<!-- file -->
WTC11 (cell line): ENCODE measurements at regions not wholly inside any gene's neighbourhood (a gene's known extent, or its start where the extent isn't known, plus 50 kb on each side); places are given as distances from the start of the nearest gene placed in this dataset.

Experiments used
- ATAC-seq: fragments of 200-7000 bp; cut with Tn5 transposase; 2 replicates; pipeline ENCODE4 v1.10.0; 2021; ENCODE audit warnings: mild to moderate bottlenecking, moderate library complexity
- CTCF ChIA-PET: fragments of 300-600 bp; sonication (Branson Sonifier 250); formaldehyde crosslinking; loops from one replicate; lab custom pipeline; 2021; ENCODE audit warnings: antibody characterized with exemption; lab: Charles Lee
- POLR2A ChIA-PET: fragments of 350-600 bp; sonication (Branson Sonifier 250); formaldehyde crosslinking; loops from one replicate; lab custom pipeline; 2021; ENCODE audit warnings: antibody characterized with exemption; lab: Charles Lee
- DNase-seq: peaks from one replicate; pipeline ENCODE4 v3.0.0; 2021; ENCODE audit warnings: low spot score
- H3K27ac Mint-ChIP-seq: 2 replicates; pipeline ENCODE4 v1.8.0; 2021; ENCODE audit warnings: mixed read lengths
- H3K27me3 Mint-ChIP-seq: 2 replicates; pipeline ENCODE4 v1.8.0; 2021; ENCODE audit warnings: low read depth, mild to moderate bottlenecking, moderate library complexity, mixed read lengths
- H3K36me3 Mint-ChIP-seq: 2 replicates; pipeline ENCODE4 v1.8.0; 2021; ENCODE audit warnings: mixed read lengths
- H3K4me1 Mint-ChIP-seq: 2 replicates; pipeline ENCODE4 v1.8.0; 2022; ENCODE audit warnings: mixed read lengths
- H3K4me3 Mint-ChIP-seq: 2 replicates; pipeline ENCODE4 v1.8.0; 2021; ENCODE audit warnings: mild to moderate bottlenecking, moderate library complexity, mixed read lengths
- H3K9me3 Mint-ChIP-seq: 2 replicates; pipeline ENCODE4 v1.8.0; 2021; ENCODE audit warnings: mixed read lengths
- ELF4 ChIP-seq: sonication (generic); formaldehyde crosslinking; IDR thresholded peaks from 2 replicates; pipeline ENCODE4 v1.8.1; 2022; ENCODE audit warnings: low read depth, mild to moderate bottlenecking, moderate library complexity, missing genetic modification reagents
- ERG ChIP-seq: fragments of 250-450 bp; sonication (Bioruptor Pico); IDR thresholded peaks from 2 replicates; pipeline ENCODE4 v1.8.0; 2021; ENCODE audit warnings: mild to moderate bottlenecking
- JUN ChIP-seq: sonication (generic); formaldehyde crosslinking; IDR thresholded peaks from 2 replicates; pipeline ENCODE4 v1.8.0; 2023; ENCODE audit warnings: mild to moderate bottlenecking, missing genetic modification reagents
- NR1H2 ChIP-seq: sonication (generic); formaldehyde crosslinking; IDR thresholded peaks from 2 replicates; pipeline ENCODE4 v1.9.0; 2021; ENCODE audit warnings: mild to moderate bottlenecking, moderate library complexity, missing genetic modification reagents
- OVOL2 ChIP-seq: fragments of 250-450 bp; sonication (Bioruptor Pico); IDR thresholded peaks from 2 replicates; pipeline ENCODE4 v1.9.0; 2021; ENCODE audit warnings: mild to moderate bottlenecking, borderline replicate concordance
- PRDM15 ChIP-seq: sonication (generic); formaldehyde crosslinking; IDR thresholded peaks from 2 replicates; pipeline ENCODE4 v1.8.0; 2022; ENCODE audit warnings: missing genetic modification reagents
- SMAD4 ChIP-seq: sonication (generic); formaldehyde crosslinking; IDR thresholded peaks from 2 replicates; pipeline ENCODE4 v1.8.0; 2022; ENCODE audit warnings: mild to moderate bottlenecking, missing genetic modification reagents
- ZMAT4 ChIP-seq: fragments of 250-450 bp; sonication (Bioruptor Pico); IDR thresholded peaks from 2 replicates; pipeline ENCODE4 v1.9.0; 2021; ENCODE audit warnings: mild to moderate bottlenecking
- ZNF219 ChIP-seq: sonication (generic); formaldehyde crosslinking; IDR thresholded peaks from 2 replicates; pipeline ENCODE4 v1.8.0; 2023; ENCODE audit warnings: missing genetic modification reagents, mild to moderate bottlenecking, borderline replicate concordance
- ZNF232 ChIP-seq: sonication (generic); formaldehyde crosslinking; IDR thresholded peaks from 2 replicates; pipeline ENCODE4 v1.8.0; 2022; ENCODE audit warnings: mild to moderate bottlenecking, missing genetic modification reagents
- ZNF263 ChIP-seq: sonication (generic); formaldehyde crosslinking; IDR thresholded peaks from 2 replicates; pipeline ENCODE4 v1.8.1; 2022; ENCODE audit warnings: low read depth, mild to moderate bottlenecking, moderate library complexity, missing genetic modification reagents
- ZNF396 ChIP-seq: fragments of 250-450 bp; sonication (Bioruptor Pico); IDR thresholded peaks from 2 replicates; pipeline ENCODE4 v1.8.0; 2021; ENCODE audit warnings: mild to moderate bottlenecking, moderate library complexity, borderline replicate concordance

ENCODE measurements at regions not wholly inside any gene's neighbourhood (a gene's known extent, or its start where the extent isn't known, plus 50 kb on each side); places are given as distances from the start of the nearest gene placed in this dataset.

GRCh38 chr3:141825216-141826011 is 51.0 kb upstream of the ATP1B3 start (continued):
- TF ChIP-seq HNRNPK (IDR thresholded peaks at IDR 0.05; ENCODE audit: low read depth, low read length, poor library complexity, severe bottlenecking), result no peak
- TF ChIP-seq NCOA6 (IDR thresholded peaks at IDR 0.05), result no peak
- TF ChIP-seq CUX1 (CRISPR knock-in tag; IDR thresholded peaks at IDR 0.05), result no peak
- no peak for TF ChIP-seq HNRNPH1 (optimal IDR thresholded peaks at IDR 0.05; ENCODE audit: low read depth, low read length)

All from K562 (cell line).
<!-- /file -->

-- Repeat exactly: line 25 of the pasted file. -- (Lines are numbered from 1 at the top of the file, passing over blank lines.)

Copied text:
ENCODE measurements at regions not wholly inside any gene's neighbourhood (a gene's known extent, or its start where the extent isn't known, plus 50 kb on each side); places are given as distances from the start of the nearest gene placed in this dataset.